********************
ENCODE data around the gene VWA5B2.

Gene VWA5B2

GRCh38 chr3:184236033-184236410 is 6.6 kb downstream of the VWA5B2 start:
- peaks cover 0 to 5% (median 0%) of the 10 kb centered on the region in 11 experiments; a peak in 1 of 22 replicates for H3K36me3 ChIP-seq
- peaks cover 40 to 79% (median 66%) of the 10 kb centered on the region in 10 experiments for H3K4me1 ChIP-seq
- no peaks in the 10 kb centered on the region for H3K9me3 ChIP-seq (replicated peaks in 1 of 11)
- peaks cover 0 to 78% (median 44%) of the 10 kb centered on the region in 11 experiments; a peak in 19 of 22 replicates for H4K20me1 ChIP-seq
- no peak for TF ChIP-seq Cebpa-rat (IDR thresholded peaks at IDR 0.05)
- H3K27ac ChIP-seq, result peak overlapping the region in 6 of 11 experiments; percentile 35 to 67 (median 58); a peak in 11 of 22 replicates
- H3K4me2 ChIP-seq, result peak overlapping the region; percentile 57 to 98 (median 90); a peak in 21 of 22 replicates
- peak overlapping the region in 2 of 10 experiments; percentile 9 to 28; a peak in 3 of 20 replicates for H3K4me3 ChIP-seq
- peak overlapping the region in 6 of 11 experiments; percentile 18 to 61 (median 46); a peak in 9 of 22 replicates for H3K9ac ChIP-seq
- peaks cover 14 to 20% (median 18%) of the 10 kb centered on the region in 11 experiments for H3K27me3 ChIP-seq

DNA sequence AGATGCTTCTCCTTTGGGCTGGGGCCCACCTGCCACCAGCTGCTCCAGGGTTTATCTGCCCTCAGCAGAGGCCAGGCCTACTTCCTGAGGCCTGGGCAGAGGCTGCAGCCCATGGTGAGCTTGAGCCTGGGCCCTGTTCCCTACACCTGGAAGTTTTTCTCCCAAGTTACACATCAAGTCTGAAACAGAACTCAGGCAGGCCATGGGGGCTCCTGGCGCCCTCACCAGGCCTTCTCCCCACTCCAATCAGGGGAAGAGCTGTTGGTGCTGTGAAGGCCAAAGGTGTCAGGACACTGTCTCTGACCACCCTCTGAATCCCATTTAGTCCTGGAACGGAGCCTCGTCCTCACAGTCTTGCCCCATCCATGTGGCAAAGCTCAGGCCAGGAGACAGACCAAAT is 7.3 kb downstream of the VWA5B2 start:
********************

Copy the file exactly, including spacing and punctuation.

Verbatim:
ENCODE data around the gene VWA5B2.

Gene VWA5B2

GRCh38 chr3:184236033-184236410 is 6.6 kb downstream of the VWA5B2 start:
- peaks cover 0 to 5% (median 0%) of the 10 kb centered on the region in 11 experiments; a peak in 1 of 22 replicates for H3K36me3 ChIP-seq
- peaks cover 40 to 79% (median 66%) of the 10 kb centered on the region in 10 experiments for H3K4me1 ChIP-seq
- no peaks in the 10 kb centered on the region for H3K9me3 ChIP-seq (replicated peaks in 1 of 11)
- peaks cover 0 to 78% (median 44%) of the 10 kb centered on the region in 11 experiments; a peak in 19 of 22 replicates for H4K20me1 ChIP-seq
- no peak for TF ChIP-seq Cebpa-rat (IDR thresholded peaks at IDR 0.05)
- H3K27ac ChIP-seq, result peak overlapping the region in 6 of 11 experiments; percentile 35 to 67 (median 58); a peak in 11 of 22 replicates
- H3K4me2 ChIP-seq, result peak overlapping the region; percentile 57 to 98 (median 90); a peak in 21 of 22 replicates
- peak overlapping the region in 2 of 10 experiments; percentile 9 to 28; a peak in 3 of 20 replicates for H3K4me3 ChIP-seq
- peak overlapping the region in 6 of 11 experiments; percentile 18 to 61 (median 46); a peak in 9 of 22 replicates for H3K9ac ChIP-seq
- peaks cover 14 to 20% (median 18%) of the 10 kb centered on the region in 11 experiments for H3K27me3 ChIP-seq

DNA sequence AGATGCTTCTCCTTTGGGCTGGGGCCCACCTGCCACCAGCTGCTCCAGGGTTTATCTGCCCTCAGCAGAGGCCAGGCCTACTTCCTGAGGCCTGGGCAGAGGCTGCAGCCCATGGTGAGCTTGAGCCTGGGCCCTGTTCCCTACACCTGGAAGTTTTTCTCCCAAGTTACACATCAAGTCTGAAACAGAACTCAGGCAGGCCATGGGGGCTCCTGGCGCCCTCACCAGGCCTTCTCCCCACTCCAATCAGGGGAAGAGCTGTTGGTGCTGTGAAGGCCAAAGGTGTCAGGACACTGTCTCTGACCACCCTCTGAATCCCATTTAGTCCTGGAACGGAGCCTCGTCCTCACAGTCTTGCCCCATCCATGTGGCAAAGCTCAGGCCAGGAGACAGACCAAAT is 7.3 kb downstream of the VWA5B2 start: